Professors urge boycott of University of Rochester over allegations of misconduct

In what may be an unprecedented move, more than 400 college professors from all over the world have written an open letter calling for a boycott of the University of Rochester, where a professor is accused of preying on female students.

The open letter expresses "disappointment" with the University of Rochester "in their response to allegations of misconduct " by brain and cognitive sciences professor Dr. Florian Jaeger.

It criticizes the university for "supporting the predator and intimidating the victims and advocates in this case."

jaeger.jpg

University of Rochester Professor T. Florian Jaeger

And in bold print, the professors further state they will not "encourage students to pursue educational or employment opportunities" at the university.

Professor Elizabeth Bonawitz of New Jersey's Rutgers University was the 49th to sign.

"It's really horrifying," Bonawitz said. "It sends the message that the university is more interested in saving face than protecting its most vulnerable population."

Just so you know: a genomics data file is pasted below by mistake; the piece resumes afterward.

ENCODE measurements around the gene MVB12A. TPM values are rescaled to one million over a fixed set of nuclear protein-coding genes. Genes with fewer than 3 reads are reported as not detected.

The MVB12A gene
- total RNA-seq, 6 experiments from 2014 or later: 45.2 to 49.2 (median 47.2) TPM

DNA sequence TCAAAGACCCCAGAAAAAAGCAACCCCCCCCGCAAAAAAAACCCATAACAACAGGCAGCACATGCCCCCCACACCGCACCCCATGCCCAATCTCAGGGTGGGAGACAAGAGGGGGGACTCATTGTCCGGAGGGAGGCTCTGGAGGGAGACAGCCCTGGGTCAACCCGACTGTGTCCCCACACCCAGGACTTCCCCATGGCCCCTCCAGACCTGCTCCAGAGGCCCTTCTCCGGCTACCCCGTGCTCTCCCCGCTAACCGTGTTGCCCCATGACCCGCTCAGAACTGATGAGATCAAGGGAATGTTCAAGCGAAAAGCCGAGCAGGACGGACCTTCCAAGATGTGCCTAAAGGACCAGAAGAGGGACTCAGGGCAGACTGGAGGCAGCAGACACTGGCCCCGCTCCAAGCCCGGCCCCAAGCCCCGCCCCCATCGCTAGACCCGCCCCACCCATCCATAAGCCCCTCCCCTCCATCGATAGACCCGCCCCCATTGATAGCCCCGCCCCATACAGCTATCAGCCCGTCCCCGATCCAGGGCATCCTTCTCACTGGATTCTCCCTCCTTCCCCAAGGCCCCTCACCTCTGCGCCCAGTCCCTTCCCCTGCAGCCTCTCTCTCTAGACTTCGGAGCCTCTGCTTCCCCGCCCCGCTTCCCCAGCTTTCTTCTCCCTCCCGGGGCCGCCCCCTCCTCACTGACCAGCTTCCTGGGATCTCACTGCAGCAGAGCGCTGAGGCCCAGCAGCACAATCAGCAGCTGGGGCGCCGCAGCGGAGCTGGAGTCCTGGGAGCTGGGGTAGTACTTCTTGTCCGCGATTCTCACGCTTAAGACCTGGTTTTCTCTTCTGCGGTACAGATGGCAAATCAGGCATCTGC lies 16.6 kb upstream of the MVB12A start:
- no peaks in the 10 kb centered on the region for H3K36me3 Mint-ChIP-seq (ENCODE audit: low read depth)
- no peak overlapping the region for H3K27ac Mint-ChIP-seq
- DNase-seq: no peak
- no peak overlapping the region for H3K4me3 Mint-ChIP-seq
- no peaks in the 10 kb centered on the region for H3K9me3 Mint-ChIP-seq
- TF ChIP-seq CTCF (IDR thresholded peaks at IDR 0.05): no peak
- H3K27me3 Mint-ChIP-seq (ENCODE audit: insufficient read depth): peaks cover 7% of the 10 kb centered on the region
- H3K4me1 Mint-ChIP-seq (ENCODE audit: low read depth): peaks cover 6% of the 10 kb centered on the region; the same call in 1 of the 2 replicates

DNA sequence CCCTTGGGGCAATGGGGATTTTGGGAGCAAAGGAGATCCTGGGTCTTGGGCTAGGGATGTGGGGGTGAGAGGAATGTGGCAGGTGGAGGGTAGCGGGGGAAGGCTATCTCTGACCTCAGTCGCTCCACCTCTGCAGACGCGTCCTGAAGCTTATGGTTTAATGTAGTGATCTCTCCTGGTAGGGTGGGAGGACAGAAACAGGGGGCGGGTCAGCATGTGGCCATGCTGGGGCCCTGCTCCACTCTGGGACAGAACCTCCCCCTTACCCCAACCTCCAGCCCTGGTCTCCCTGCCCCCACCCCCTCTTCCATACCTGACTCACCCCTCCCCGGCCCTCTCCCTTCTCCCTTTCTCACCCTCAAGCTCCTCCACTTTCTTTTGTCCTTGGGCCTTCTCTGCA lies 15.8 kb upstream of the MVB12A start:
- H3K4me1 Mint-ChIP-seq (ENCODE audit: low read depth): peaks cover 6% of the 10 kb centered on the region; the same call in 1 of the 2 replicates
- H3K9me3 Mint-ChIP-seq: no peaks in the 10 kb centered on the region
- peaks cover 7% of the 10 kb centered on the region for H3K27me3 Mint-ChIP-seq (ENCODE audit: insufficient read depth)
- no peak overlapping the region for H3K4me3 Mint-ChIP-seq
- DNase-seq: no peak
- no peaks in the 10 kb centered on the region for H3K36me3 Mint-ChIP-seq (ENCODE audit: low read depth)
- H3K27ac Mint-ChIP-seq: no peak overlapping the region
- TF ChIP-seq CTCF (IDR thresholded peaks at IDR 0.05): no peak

In September, eight current and former Rochester researchers filed a complaint with the Equal Employment Opportunity Commission. It claims that school officials were not protecting students. The 111-page complaint alleges Jaeger used overtly sexual language with his students, used his influence to sleep with female graduates and even pressured a student to live with him.

That student is Dr. Celeste Kidd, now a professor at the university.

"He made it clear, explicitly by telling me, that if I had a problem with him and I expressed that, there would be professional consequences," she said. 

duncan-rochester-2017-11-25.jpg

University of Rochester.

CBS News

In a statement to CBS News, university officials said "the fact is that many students, faculty, and administrators at the university do not recognize the institution described in the letter circulating on the internet."

"The sort of response we are seeing from the administration to suppress this to the point of actually putting those victims at risk -- I think was most troubling to me," Bonawitz said. 

Jaeger remains on paid administrative leave. He did not respond to our request for comment.  The university has launched an independent investigation since the EEOC complaint.